It’s December. And Wednesday. I can’t say I’m sorry to see the tail end of 2020 but it seems that I’m losing time. Contstantly. Anyway, it’s Wednesday and that means words, metaphorically speaking, which happens to be the THEME for #1lineWed today: **METAPHORS**. Who remembers their English comp classes on metaphores and similes and such stuff like that there? 🙋🏼♀️ Can you spot the metaphor in this snippet? The scene is fairly self-explanatory so I’ll leave it at that.
Jack caught the sound of tires crunching gravel first, then the motor sounds. He’d just turned the horses out into the corral. He swung over the fence and headed around the barn. Justice was already waiting as the dark green pickup with the bright green emblem of the Texas Parks and Wildlife Department on the doors. He heard the mewling as Conor Paxton stepped out of the truck on the driver’s side.
“Ohhhh,” Justice sighed. “Look at you, baby.” She stepped forward and took the towel-wrapped bundle from Conor. “Yes, yes, baby. I know. You’re hungry. I’ve got some nummies for you.” Ignoring the men, she cuddled the baby bobcat and walked into the barn.
Conor dipped his chin at Jack. “Sheriff.”
“State Game Warden.”
They both laughed at their formality then shook hands.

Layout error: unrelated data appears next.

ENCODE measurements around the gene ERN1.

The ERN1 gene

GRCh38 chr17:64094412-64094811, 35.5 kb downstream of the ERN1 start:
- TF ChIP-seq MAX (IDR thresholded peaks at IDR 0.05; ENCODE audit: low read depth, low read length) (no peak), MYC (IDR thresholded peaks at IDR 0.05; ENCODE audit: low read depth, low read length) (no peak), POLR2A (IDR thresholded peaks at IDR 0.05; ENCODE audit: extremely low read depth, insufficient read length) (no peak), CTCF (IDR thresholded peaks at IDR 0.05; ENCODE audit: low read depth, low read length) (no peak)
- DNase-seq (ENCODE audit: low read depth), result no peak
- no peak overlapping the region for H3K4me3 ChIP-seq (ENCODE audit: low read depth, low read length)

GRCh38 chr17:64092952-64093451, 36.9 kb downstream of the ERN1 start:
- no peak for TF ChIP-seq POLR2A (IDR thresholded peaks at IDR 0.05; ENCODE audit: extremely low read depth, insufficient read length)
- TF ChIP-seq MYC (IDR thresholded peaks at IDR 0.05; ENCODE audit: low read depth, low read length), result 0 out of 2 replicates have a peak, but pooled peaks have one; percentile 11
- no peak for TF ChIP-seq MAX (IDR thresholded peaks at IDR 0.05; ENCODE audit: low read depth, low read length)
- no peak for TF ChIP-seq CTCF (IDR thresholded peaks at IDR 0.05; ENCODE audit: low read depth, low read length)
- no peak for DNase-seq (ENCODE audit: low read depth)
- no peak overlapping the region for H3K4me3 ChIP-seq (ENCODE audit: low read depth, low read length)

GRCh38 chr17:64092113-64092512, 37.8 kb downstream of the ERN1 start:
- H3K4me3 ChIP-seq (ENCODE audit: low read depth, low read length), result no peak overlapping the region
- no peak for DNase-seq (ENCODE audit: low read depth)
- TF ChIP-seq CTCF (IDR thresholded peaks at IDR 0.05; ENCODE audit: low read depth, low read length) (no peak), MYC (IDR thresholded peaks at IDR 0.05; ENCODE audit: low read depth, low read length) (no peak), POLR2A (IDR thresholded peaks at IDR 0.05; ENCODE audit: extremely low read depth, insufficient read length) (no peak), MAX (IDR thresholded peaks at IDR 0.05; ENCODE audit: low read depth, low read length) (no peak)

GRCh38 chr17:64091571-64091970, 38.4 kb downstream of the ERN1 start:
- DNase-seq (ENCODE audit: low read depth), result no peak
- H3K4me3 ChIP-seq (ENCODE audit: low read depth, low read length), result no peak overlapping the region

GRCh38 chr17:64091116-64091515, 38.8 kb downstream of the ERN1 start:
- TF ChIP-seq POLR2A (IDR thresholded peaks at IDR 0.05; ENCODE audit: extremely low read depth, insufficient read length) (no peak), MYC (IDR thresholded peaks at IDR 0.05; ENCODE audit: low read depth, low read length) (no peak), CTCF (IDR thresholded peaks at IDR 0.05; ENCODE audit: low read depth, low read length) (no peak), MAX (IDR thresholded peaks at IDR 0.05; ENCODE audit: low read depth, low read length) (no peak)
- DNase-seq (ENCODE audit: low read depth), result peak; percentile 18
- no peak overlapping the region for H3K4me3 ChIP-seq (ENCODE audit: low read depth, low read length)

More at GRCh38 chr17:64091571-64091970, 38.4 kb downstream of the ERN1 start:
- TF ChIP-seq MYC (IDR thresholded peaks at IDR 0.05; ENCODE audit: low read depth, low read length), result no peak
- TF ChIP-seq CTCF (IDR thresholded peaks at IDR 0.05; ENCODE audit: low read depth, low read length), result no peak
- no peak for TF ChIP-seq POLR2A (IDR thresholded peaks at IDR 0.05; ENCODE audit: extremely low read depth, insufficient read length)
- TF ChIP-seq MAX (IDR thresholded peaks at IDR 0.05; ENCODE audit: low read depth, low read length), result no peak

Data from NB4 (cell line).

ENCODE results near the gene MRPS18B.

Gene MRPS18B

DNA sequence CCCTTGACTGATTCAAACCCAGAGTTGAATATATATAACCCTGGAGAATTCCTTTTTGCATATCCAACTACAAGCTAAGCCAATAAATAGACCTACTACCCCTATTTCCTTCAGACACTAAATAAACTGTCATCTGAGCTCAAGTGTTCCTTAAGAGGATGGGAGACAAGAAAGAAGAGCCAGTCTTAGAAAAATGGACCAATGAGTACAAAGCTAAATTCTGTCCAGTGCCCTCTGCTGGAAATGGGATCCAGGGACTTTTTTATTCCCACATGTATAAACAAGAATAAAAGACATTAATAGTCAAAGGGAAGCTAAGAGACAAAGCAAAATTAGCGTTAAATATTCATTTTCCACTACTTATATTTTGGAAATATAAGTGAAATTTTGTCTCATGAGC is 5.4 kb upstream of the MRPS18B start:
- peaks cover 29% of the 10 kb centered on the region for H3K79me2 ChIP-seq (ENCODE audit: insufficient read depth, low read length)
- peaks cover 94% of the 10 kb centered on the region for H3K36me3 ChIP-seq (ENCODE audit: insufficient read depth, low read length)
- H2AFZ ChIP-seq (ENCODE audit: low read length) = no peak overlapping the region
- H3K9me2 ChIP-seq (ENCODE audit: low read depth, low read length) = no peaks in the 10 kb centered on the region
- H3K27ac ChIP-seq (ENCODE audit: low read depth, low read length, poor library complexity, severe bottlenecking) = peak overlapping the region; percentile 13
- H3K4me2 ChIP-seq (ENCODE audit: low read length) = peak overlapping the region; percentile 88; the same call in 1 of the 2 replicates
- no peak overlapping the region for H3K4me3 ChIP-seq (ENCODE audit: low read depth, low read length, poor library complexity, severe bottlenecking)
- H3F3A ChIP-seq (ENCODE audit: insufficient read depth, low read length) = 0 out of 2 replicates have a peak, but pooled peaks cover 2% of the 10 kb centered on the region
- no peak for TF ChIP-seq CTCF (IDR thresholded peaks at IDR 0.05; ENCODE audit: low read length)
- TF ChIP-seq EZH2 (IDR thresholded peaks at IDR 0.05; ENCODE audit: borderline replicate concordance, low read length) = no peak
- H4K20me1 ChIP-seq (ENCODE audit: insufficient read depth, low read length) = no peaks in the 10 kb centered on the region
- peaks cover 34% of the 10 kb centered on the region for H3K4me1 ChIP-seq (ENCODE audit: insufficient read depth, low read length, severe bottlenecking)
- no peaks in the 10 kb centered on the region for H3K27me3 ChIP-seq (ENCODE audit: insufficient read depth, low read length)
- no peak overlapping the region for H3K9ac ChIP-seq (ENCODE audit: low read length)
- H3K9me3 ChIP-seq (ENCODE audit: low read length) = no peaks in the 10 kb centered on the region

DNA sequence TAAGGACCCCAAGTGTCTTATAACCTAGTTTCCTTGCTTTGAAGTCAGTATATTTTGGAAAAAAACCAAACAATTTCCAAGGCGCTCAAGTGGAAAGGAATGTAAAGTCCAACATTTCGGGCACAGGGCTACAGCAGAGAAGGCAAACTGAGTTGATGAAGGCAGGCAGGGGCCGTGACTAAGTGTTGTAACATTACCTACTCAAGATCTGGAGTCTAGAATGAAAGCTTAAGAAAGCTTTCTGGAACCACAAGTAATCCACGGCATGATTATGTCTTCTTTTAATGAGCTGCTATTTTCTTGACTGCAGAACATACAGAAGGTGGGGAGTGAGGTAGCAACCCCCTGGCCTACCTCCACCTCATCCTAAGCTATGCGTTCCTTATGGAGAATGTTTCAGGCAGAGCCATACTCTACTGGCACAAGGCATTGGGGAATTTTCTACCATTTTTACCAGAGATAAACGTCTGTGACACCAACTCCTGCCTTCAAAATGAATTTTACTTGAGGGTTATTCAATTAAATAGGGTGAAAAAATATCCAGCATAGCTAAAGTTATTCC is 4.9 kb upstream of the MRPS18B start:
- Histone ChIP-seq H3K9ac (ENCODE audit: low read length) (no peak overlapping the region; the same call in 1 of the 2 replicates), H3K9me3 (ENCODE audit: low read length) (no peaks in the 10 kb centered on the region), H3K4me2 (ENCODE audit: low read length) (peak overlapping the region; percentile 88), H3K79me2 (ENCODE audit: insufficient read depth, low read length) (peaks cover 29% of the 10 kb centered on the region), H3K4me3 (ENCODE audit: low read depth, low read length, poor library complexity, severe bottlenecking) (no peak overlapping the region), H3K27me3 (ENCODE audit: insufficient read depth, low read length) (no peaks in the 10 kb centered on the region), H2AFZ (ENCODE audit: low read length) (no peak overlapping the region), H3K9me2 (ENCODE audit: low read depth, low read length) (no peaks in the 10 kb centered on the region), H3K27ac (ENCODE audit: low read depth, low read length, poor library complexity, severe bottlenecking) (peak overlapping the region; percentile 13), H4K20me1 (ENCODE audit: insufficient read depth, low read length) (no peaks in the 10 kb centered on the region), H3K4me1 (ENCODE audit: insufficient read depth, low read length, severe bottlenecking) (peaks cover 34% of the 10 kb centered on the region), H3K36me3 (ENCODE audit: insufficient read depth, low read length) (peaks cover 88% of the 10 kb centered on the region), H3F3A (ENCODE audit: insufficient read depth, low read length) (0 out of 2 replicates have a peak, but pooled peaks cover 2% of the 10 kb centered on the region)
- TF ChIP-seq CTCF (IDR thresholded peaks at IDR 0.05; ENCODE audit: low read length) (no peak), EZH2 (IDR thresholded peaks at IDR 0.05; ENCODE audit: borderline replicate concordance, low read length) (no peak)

“How ya doin’, Jack? And no offense but why in the Sam Hill would you quit the Rangers to become the Sheriff of Bandera County?”
“There are days I ask myself that same question.” Justice’s voice drifted out from the barn. She was singing a lullaby. To the animals. Who knew the woman had a voice like an angel? “And then there are days like today and I know.”
“Ah,” Conor exhaled as the light bulb came on. “Yeah. She’s a keeper.”
Jack whipped his head around to stare at Conor. The game warden held up both hands to hold him off.
“Easy there, Sheriff. I’m married to the most wonderful woman in the world. But, I gotta admit, Justice is gorgeous and what she does with the animals? A lot of times, it’s nothing short of a miracle. She has the touch. We’ve needed a rehabilitator in this area for years and she has been a godsend. Again, literally. I’ve brought in animals the vets advised be put down. Justice said she’d fix them. And she has. Every single time. She’s got a good heart.”
“Pretty woman, yeah, but that heart of hers. That’s the thing.”
“Oh, ho. You are smitten. But a word of warning, Jack. Don’t play with her. There are a lotta folks in these parts who love her for that heart. They—and that includes me—won’t be happy if that heart gets broken.”
Jack’s wolf growled and paced just beneath his skin. The idea of someone else claiming their mate—and Jack had to admit that yup, he was good and moonstruck—unsettled his animal half almost as much as the human part. He soothed the beast, promised him time with the woman they would claim, and nodded to the younger man. “I don’t think that’ll be a worry, son.”
“I have the feeling she’s in good hands, Jack, and I’m happy for you both. You’re a wily old wolf and a loner to boot. ’Bout time you settled down. And Justice? The idea of her living out here on her own—not that she can’t take care of herself, but…well, you know what I mean.”
“Yeah.” Jack knew exactly what he meant.
You know, I’m curious now. Is it a metaphor if it’s the truth? Okay, writers, show us what you got, metaphorically speaking. And readers, do you have a favorite metaphor you use in real life? Like, do you have a black sheep in your family? Or is your life a circus?